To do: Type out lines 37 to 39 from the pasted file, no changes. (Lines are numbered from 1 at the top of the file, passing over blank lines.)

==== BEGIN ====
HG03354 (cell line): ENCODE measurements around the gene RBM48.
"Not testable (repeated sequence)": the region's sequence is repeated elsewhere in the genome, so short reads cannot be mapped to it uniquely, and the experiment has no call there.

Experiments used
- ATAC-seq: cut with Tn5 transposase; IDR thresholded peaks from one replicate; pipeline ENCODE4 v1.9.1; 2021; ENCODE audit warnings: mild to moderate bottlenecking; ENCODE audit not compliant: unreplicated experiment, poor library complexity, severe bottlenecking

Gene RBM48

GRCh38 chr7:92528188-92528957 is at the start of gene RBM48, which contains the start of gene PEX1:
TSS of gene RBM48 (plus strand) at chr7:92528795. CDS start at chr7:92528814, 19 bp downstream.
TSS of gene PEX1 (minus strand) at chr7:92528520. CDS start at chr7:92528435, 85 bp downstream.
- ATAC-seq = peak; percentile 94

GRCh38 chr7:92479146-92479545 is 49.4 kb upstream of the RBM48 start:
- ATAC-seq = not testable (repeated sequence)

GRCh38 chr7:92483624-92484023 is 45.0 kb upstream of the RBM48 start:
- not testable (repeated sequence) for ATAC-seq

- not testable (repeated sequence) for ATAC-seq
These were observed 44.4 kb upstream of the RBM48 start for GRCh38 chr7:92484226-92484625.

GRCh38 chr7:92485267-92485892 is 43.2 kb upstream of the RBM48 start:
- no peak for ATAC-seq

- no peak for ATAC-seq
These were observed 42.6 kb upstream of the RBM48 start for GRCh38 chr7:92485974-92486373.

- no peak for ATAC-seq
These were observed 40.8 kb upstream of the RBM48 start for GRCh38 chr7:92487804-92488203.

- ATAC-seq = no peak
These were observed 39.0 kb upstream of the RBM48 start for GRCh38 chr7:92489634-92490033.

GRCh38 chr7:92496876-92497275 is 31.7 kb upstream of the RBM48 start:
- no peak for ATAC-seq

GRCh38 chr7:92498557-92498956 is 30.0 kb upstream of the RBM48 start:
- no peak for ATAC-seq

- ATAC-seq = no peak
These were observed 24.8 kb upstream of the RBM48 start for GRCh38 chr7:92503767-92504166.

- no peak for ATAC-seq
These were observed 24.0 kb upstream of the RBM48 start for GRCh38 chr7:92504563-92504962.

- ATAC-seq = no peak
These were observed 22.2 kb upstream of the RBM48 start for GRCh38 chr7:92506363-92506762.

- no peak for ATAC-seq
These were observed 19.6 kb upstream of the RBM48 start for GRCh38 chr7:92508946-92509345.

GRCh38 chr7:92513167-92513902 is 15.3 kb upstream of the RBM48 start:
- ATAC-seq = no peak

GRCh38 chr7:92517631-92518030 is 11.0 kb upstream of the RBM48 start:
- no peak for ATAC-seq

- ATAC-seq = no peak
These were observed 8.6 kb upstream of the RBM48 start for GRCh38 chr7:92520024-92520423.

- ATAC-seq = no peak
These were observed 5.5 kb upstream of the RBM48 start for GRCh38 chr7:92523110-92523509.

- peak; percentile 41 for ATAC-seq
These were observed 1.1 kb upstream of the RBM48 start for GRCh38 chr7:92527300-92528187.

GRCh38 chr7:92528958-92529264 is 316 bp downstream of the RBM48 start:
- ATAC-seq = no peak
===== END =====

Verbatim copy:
- ATAC-seq = no peak

GRCh38 chr7:92517631-92518030 is 11.0 kb upstream of the RBM48 start:
- no peak for ATAC-seq